Lens Sharpness, Contrast and Color Rendition
As I reveal in the subsequent sections of this review, the sharpness performance of the Samyang 35mm f/1.4 is very impressive when compared to other 35mm lenses. I was rather surprised by the resolving power of the lens – it actually outperformed the almost 4x times more expensive Zeiss Distagon T* 35mm f/1.4 lens at all apertures, from center to corner. When stopped down to f/5.6 and smaller, the lens performed almost on par with my new favorite Sigma 35mm f/1.4, which is very impressive.
Take a look at how Imatest measured the sharpness of the Samyang 35mm f/1.4 in a lab environment:
As expected, the lens starts out a little weaker wide open, with fairly good overall sharpness. As you stop down the lens to f/2, sharpness starts to improve considerably, especially in the center. The Samyang 35mm f/1.4 reaches very good resolution at f/2.8 in the center, with its peak performance between f/5.6 and f/8. The lens does not show strong signs of field curvature, which is good news.
When it comes to bokeh, the lens renders strange-looking highlights. While the background highlights do not have a very defined outer shape to them like the Nikon 35mm f/1.4 and Zeiss 35mm f/1.4 lenses do, there is some visible fringing on the edges and the inner parts of the highlights have dirty, directional “wavy” dots, as illustrated in the below image:
But this is not the worst performer of the group in my opinion – the Zeiss 35mm f/1.4 renders strong outer rings with onion-shaped bokeh, which is not something very pleasant to look at.
Note that the above image shows “Rokinon 35mm f/1.4” instead of Samyang 35mm f/1.4. As explained earlier of this review, they are both exactly the same lenses.
Most prime lenses heavily vignette when shot wide open, especially on a full-frame body. As expected, the Samyang 35mm f/1.4 lens vignettes quite a bit wide open, with vignetting levels falling sharply when stopped down beyond f/2. Here are the vignetting levels measured by Imatest:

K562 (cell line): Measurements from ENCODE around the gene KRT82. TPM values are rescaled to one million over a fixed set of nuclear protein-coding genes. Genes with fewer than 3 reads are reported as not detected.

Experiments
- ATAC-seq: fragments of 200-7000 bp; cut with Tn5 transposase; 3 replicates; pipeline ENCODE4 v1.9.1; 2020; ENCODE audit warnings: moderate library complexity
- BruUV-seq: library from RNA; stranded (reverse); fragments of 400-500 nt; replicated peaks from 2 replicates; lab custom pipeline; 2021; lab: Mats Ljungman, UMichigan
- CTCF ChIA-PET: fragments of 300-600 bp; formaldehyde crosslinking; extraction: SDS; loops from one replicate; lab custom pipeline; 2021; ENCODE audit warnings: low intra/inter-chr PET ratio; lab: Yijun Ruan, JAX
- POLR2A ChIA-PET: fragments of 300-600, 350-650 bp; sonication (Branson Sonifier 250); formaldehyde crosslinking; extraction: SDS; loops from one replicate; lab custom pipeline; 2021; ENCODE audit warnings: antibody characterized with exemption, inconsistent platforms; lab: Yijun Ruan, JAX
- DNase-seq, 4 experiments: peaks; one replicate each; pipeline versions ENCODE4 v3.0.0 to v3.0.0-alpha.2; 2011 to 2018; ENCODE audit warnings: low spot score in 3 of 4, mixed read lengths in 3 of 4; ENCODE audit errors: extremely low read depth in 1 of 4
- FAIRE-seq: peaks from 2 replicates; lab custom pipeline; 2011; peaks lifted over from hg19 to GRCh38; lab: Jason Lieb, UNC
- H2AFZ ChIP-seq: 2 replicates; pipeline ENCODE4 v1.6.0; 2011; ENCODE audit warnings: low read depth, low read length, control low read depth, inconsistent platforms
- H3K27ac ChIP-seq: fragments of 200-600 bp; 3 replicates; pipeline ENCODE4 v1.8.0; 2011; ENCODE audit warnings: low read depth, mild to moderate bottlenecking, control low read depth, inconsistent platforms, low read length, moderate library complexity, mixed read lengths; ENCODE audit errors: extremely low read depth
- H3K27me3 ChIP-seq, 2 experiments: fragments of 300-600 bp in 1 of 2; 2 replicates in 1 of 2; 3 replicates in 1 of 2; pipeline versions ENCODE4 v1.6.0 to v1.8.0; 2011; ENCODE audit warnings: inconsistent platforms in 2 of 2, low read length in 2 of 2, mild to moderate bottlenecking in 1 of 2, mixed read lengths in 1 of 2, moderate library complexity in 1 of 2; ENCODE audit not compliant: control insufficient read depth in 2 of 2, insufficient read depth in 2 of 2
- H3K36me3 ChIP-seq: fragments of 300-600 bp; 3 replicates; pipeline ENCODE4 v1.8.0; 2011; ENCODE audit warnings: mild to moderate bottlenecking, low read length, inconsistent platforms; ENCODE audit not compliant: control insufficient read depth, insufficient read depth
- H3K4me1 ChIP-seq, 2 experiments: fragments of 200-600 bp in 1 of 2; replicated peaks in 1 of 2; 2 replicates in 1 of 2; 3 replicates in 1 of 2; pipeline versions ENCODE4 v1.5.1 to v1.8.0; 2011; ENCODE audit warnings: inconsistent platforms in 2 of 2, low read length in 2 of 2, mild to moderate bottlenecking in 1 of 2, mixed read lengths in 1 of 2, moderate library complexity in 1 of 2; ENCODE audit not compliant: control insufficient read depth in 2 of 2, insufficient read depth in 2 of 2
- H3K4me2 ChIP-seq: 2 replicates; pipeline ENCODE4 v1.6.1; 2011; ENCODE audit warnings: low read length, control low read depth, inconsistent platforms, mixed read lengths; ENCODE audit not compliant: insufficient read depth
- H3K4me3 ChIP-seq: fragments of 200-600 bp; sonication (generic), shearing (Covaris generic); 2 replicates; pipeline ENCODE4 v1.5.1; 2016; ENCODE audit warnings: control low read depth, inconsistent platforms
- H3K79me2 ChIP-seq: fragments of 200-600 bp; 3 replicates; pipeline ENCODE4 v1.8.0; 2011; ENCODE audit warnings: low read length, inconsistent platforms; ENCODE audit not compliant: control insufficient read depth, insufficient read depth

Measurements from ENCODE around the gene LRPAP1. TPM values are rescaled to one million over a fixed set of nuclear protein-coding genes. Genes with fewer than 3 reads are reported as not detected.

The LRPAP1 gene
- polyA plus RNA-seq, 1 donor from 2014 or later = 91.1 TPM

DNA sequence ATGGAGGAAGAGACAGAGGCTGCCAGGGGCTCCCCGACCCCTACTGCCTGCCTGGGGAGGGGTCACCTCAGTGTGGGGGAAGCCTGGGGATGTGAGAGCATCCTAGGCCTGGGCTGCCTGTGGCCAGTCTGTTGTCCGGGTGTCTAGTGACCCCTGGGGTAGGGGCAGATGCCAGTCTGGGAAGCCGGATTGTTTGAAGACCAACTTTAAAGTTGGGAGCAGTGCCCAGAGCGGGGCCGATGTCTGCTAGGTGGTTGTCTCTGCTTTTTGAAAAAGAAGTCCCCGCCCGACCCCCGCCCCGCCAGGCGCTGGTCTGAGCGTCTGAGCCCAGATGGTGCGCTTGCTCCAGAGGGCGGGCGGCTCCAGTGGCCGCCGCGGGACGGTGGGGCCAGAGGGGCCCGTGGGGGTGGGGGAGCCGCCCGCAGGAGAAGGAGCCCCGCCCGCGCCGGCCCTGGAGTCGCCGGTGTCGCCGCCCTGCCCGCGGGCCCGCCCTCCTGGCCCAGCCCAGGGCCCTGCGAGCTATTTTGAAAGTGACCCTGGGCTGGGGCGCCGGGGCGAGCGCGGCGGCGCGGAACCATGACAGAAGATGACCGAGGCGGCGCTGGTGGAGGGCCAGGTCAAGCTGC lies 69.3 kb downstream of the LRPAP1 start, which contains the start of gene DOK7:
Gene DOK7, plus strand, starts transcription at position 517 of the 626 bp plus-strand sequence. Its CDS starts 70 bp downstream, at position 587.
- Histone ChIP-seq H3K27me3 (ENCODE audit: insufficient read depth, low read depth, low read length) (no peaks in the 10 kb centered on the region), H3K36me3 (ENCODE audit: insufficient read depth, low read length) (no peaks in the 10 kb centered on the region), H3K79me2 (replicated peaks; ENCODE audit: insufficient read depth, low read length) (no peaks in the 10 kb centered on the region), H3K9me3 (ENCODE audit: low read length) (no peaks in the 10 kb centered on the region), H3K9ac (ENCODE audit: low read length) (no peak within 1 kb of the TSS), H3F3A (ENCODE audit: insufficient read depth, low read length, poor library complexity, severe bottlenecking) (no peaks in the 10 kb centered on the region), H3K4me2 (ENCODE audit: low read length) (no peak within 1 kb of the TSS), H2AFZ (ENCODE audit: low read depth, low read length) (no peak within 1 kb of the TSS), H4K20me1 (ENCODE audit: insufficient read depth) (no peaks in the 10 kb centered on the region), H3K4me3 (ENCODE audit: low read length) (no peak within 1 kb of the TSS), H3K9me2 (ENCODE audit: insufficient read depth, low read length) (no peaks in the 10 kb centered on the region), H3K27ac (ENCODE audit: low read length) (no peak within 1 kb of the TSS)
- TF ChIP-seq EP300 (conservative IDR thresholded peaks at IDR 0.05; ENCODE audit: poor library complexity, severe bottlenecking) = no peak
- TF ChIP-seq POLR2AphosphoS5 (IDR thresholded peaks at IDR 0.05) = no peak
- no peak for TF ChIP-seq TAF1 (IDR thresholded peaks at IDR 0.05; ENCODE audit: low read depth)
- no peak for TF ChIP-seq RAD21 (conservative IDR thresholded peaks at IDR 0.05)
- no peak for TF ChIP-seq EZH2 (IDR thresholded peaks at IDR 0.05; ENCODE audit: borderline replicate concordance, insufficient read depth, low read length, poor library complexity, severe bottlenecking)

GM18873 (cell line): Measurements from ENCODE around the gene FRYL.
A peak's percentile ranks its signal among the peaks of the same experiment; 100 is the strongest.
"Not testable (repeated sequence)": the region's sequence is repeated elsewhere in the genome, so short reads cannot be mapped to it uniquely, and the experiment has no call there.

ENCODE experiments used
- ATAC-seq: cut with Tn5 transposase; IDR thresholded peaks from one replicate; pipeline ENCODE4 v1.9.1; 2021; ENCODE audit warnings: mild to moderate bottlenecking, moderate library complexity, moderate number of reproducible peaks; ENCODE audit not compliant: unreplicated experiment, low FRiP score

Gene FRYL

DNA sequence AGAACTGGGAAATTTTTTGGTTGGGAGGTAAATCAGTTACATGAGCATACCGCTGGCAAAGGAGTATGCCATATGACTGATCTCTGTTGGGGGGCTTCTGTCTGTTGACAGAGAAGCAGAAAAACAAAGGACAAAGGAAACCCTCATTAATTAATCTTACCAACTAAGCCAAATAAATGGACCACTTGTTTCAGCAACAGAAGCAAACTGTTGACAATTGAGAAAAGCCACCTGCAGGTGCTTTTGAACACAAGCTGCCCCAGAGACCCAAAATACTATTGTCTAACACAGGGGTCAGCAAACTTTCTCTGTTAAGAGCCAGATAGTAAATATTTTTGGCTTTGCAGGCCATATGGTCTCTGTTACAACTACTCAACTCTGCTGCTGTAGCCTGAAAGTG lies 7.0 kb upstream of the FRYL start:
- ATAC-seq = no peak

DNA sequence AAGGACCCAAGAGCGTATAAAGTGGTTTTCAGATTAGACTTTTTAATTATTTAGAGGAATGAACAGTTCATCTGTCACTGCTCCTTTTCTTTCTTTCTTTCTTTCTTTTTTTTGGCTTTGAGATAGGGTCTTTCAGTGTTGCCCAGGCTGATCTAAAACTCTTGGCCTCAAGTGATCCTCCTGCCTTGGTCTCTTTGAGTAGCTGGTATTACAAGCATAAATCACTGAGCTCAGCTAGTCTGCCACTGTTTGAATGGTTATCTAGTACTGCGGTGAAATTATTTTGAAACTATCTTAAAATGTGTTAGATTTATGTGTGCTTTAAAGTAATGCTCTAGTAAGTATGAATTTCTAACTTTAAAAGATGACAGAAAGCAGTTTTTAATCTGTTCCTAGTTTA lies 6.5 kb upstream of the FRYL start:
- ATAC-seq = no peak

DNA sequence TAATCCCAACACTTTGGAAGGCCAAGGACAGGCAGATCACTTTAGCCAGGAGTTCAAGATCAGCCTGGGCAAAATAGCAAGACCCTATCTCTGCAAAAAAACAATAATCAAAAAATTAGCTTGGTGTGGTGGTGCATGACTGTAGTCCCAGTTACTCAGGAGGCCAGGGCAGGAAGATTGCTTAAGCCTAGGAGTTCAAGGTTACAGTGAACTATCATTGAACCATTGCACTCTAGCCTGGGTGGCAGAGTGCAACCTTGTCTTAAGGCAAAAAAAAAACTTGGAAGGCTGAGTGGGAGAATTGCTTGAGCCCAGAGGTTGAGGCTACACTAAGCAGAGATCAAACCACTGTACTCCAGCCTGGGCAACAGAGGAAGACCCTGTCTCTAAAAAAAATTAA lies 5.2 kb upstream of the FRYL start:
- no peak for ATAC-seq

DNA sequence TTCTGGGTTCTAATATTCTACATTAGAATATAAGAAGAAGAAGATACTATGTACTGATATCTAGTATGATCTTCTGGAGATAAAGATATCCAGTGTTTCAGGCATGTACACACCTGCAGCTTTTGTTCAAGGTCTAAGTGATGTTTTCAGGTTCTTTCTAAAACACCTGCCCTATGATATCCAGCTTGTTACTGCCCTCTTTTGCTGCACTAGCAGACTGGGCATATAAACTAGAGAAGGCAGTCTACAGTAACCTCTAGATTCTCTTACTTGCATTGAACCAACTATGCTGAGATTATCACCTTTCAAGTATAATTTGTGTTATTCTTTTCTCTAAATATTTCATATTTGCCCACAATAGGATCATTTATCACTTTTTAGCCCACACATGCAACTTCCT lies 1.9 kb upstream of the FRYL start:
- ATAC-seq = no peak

When compared to other lenses, the Samyang 35mm f/1.4 seems to have pretty similar vignetting levels as the Sigma 35mm f/1.4. The Zeiss 35mm f/1.4 is the worst in the group.
Here is the worst case scenario at f/1.4, as illustrated by Imatest:
Ghosting and Flare
One of the biggest weaknesses of the Samyang 35mm f/1.4 is its poor handling of ghosting and flares. Since the lens does not have the same high-quality coating on its elements as other 35mm lenses, it is very prone to flare and ghosting. When there is a bright source of light in the frame, the lens exhibits flare with defined edges, as shown in the below image:
There is also visible “rainbow” ghosting in the frame, which you cannot fix in post-processing without having to clone the affected areas. Still, I personally like this rendering of ghosting a little better than what the Zeiss 35mm f/1.4 does with its magenta/purple streaks of colors. Due to the 8 blade diaphragm on this lens, it also renders sun stars differently than other lenses. Personally, I like the 8-edge stars in pictures better – they look cleaner in my opinion. Again, that’s a matter of personal taste.
If you like photographing sunsets and sunrises with the sun in the frame, I would experiment with this lens more to see where to position the sun in the frame best. Some angles are always worse than others, so you should watch out for those bad spots. Light intensity and use of filters also affects ghosting and flare quite a bit, so keep that in mind. The above shots were taken without the lens hood or filters.
Another disadvantage of the lens is its visible barrel distortion, which is quite evident when photographing straight lines. Imatest measured barrel distortion of 1.68%, which is pretty strong for a 35mm lens, especially when compared to others. The Zeiss 35mm f/1.4 and the Nikon 35mm f/1.4 lenses seem to be at about the same level, with some visible distortion, while the Samyang 35mm f/1.4 is the worst of the group. The Sigma 35mm f/1.4 performs incredibly well for a wide-angle lens, with practically no visible distortion.
Lateral chromatic aberration levels are pretty moderate, staying under 1.5 pixels at the maximum aperture and smaller than 1 pixel beyond f/2. In comparison to other 35mm f/1.4 lenses, the Samyang is the second worst after the Nikon 35mm f/1.4G lens:
I would not worry about lateral chromatic aberrations though, since those can be easily fixed in Lightroom and Photoshop.
As expected on fast aperture prime lenses, there is a visible amount of longitudinal chromatic aberration.
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